THE Supreme Court has ruled that parts of a Brexit Bill passed by the Scottish Government would be outside its legislative powers.
Seven justices unanimously held that, although the Bill “as a whole” is not outside the “legislative competence” of Holyrood, the parts of it which would affect UK law would be.
At a hearing in London in the summer, the court was asked to rule on whether the European Union (Legal Continuity) (Scotland Bill) passed in March was constitutional and “properly within devolved legislative powers”.
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Announcing the court’s decision on Thursday, its president, Lady Hale, said that one section of the Bill was outside the Scottish Parliament’s powers because it would have the effect of making UK law “conditional” upon the consent of Scottish Ministers.
She also said other sections of the Bill would “modify” provisions of the UK Parliament’s own Brexit bill, which came into force in June.
Lady Hale said: “We wish to make it clear that it is no part of our function to determine or to influence the political questions which underlie this dispute.
“Our role is a purely legal one.”
The issue was referred to the court to seek legal certainty “in the public interest” by the Attorney General and the Advocate General for Scotland, the Government’s senior law officers.
SNP ministers in Edinburgh brought forward the legislation after branding the UK Government’s European Withdrawal Act a “power grab” – fearing this will mean responsibilities they believe should come to Holyrood after Brexit will instead go to Westminster.
When the Bill was passed, Scottish Government ministers insisted it was within Holyrood’s competence – although the Scottish Parliament’s Presiding Officer, Ken Macintosh, ruled against them on this.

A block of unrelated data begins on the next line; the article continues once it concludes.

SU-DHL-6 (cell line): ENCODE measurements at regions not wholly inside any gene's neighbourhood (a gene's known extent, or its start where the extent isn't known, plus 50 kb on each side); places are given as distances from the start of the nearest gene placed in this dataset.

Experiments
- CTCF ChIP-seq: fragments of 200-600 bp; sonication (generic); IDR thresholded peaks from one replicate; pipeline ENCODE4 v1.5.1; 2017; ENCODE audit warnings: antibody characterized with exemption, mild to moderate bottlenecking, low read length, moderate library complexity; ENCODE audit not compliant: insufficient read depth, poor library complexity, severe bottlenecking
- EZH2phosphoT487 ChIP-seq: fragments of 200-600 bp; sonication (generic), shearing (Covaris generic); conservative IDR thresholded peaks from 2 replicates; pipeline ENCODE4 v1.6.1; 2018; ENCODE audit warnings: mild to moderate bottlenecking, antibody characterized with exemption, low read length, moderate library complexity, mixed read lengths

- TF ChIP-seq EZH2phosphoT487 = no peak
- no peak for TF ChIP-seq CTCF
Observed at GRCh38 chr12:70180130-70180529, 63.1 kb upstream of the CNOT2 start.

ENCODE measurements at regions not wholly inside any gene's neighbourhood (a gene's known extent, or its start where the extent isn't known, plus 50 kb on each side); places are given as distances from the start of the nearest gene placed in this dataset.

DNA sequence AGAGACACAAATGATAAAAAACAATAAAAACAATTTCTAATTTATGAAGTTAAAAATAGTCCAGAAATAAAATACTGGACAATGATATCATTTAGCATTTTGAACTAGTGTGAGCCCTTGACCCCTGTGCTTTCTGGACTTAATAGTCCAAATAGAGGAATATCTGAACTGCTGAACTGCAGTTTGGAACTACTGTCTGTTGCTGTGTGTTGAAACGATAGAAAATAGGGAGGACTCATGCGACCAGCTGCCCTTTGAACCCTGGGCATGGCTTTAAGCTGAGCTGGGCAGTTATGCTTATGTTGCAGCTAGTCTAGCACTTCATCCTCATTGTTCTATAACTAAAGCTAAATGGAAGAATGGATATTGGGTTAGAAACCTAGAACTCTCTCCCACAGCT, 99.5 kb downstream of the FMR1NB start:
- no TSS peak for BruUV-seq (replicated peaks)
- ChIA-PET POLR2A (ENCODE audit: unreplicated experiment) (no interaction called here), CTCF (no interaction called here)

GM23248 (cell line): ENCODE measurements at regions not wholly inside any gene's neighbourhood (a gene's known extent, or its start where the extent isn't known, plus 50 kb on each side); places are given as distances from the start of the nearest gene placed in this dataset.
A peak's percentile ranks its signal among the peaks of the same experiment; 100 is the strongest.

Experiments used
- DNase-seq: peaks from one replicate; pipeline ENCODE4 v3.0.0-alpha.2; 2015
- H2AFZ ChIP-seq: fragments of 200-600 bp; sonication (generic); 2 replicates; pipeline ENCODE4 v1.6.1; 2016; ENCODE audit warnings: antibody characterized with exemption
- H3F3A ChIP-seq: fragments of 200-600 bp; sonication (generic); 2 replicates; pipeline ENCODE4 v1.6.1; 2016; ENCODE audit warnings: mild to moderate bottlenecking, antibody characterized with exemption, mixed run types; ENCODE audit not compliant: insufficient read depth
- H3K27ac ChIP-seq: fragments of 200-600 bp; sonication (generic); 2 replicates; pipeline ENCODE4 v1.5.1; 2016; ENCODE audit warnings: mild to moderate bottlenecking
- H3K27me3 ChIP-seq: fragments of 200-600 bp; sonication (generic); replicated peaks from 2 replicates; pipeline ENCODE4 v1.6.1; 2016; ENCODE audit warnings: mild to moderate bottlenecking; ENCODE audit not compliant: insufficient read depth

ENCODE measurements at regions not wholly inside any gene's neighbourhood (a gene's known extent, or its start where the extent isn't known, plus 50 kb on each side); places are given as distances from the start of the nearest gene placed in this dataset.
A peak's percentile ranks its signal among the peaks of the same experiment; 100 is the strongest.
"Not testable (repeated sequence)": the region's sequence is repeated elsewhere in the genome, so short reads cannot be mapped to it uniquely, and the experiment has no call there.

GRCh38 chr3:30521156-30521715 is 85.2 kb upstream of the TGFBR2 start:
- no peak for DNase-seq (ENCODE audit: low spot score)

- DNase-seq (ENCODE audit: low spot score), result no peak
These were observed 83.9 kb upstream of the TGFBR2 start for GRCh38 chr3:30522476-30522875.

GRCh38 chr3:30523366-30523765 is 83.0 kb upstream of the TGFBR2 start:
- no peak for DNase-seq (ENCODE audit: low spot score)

Both the UK and Scottish Governments claim to have been vindicated by the ruling.
The SNP’s Brexit Secretary Mike Russell said: “The Scottish Government’s position has been vindicated by the Supreme Court judgment, which confirms that the Scottish Parliament had the competence to prepare its own laws for Brexit when the Continuity Bill was passed.
“Worryingly, parts of the Bill have been thwarted as a result of steps taken by the UK Government.
“For the first time ever, UK Law Officers delayed an act of the Scottish Parliament from becoming law by referring it to the Supreme Court.
“Then the UK Government, for the first time ever, invited the UK Parliament to pass a Bill which they knew would cut the powers of the Scottish Parliament without its consent.
“The UK Government changed the rules of the game midway through the match.
“This is an act of constitutional vandalism but that does not take away from the fact this judgment makes clear MSPs were perfectly entitled to prepare Scotland’s laws for Brexit at the time this Bill was passed. The UK Government’s arguments have been clearly rejected.
“We will now reflect on this judgment and discuss with other parties before coming back to Parliament to set out the best way forward.”
On the other side, Scottish Secretary David Mundell said: “The Supreme Court has provided much-needed legal clarity that the Continuity Bill goes beyond the powers of the Scottish Parliament.
“This demonstrates clearly that it was the right thing for the UK Government to refer the Bill to the Court.
“It is now for the Scottish Government to consider how to proceed, and we hope Holyrood will take a pragmatic approach and work constructively with us as we leave the EU.”